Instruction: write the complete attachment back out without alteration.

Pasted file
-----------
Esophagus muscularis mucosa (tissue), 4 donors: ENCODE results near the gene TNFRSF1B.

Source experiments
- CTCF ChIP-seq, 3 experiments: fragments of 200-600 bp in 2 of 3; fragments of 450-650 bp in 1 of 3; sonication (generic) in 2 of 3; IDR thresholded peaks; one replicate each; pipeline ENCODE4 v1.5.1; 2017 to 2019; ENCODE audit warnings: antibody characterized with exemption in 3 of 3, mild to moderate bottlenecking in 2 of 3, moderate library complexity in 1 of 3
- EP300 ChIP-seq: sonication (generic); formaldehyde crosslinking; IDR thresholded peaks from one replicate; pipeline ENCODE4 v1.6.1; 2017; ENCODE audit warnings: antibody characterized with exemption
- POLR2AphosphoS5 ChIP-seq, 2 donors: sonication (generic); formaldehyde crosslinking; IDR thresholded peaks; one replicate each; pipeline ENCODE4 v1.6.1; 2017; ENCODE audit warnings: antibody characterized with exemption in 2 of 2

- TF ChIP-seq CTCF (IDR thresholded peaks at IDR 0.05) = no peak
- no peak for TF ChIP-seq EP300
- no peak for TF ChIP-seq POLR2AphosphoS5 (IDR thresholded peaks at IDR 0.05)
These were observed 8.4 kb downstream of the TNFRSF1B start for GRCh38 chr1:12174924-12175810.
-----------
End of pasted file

Esophagus muscularis mucosa (tissue), 4 donors: ENCODE results near the gene TNFRSF1B.

Source experiments
- CTCF ChIP-seq, 3 experiments: fragments of 200-600 bp in 2 of 3; fragments of 450-650 bp in 1 of 3; sonication (generic) in 2 of 3; IDR thresholded peaks; one replicate each; pipeline ENCODE4 v1.5.1; 2017 to 2019; ENCODE audit warnings: antibody characterized with exemption in 3 of 3, mild to moderate bottlenecking in 2 of 3, moderate library complexity in 1 of 3
- EP300 ChIP-seq: sonication (generic); formaldehyde crosslinking; IDR thresholded peaks from one replicate; pipeline ENCODE4 v1.6.1; 2017; ENCODE audit warnings: antibody characterized with exemption
- POLR2AphosphoS5 ChIP-seq, 2 donors: sonication (generic); formaldehyde crosslinking; IDR thresholded peaks; one replicate each; pipeline ENCODE4 v1.6.1; 2017; ENCODE audit warnings: antibody characterized with exemption in 2 of 2

- TF ChIP-seq CTCF (IDR thresholded peaks at IDR 0.05) = no peak
- no peak for TF ChIP-seq EP300
- no peak for TF ChIP-seq POLR2AphosphoS5 (IDR thresholded peaks at IDR 0.05)
These were observed 8.4 kb downstream of the TNFRSF1B start for GRCh38 chr1:12174924-12175810.